When arriving at a five star resort, it is best to avoid doing so in a tuk-tuk. Also called ‘autos’, these green and yellow three-wheeled transporters can be seen everywhere across India. As my partner and I had only been staying 10 miles away the previous night, we hopped in a tuk-tuk and darted and dashed our way past slower moving taxis to the Marari Beach Resort, located mid-way up the west coast of Kerala, India’s most south-western state.
Upon arrival at the large, gated property, a guard looked at us in puzzlement, asked the driver repeatedly if we were sure we were at the right place and, reluctantly, opened the gates. The slightly confused stares continued as we rattled up to the entrance and finally exited the tuk-tuk to walk into the extended lobby. An arduous conversation followed – during which we were presented with the price list of the rooms – while I continued to explain that we did, in fact, already have a reservation. When finally it was cleared up, we were presented with coconuts, garlanded with pink flowers and welcomed heartily. But, it was a lesson all around – tuk-tuks do not an easy arrival make.
Marari Beach Resort is tucked away in a gated enclave that backs onto one of the most precious beaches in Kerala. Built in the spot of a former fishermen’s village, the resort has been constructed with 62 individual cottages, some with private pools. It focuses on the ‘eco’ angle by avoiding any possible plastics (except for the ubiquitous bottled water one can’t escape in India) and by using an organic garden that supplies much of the produce for the kitchens. Contrary to trends within most of India, recycling bins are dotted around the resort and signs about water usage are posted frequently, asking guests to save towels and mind water consumption. Solar panels are used to heat water, a bio-gas plant recycles kitchen waste into energy and a sewage treatment plant recycles waste water. It is a part of the CGH Earth chain which owns hotels of a similar nature around India.
The grounds take on a rustic style – a special breed of goat is seen dotted around the complex, acting as efficient lawnmowers. Their milk is also used in products for the Ayurvedic centre – a spa that adheres to the study of ayurveda, a type of natural, medicinal treatment seen throughout Kerala. There are also friendly, doe-eyed cows that assist in lawn maintenance.
We were shown to cottage 19, a spacious suite with wicker furnished lounge, trim bed draped with bright red flowers and a teal-tiled outdoor bathroom – a style typically found in Kerala. While its chilly air conditioning was a comfort from the thick humidity outside, we didn’t stay long; lunch and the pool beckoned.
The resort offers guests a choice of two dining options: the large Chakara restaurant, serving either a buffet or à la carte, and the smaller Beach Grill, serving the fresh catches of the day. We dined at the former, a spacious, thatched roof restaurant with big open air windows looking out towards the pool. Lunch was well prepared: a Keralan prawn salad was spicy and unique, gaining a peculiar yet intriguing flavour from a smoky tamarind; the fish and chips were fresh and crispy.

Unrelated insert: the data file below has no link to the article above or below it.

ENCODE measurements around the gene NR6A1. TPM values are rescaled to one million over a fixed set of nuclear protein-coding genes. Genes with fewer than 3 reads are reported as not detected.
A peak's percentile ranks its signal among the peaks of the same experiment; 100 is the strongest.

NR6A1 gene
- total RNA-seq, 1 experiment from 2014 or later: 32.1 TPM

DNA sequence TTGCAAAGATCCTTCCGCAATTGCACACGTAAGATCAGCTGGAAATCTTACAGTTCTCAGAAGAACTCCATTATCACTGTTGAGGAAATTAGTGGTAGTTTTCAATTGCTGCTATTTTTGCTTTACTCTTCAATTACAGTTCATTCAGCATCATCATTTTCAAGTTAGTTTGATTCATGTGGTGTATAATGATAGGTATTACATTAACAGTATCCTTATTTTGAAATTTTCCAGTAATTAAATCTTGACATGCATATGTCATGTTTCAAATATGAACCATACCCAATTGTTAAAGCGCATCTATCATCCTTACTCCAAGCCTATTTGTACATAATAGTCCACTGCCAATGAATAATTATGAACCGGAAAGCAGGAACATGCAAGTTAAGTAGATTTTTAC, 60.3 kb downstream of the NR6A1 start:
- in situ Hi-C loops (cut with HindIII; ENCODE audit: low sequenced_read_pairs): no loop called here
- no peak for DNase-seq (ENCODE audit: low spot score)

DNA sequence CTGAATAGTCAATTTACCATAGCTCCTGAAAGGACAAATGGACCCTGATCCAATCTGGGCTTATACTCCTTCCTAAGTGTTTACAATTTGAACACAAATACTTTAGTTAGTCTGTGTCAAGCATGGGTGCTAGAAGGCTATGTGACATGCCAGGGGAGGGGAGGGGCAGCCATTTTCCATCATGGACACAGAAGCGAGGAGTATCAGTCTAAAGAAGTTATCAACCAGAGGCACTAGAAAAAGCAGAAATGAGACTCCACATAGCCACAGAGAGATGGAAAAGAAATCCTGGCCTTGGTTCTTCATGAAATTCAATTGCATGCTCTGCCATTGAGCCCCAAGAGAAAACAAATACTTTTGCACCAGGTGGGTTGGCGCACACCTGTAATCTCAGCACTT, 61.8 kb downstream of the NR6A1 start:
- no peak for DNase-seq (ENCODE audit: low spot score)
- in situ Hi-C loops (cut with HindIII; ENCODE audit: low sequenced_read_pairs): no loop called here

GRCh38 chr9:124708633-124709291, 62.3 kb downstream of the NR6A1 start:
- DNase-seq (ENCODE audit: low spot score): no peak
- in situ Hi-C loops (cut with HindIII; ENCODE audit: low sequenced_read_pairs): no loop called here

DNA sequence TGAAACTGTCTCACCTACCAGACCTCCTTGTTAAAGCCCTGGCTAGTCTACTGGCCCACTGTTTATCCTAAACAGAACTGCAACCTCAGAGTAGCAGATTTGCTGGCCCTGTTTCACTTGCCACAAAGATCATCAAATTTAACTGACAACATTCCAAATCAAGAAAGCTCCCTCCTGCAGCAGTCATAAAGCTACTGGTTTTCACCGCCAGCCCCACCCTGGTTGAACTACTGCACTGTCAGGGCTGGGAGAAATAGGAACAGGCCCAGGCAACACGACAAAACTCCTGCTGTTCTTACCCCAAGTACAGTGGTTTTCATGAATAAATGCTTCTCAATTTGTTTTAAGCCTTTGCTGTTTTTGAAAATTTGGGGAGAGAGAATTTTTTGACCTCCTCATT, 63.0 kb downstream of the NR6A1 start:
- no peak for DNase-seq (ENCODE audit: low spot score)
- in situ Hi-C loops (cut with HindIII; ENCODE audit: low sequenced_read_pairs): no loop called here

The afternoon passed in a haze, hours lingered by and in the glorious, refreshing pool were followed by a dip in the choppy, luxuriously warm sea. It was the perfect spot to watch the shimmering, tangerine sunset filter across the stretching white sand beach and we were joined by many other Marari Beach residents keen to take in the sight.
That evening, with the humid air still hanging thickly, we set the evening’s relaxation into gear by enjoying a crisp beer on our veranda by the light of a candle in a big hurricane vase. We then padded across the dimly lit lawn to the Palm Bar – another thatched roof outpost open in the evenings for pre-dinner drinks. Our server, a lovely young man named Jino, chatted with us eagerly and I enjoyed a McDowell’s Signature Rare Aged whisky (made by the Indian spirits group, United Spirits) on his recommendation.
The only disappointment of the rather perfect evening was the dinner. We opted to dine in Chakara again without realising the only choice that night was for a buffet. While the selection was good – ranging from salads, to soups, sambars, curries and desserts – nothing stood out as being that fantastic and it was feeling a bit past its best as we’d arrived late in the evening. It was all palatable but I would have expected much more from a resort of this calibre and I would definitely choose the Beach Grill if I were to stay again.
The next day we took advantage of our final hours at the beach, for we were to head further inland towards the backwaters after Marari and would miss the gloriously warm waters and perfect beach. Under an all-encompassing blue sky, I floated happily in the sea’s undulating waves, glad to let my skin escape the humid air.
Marari Beach Resort was a welcome space to escape to, offering visitors a relaxed environment that really takes its eco-footprint seriously. With the large pool to lie by and the frontage leading onto the prettiest beach we came across in Kerala, it will appeal to couples and families alike. Just don’t arrive in a tuk-tuk.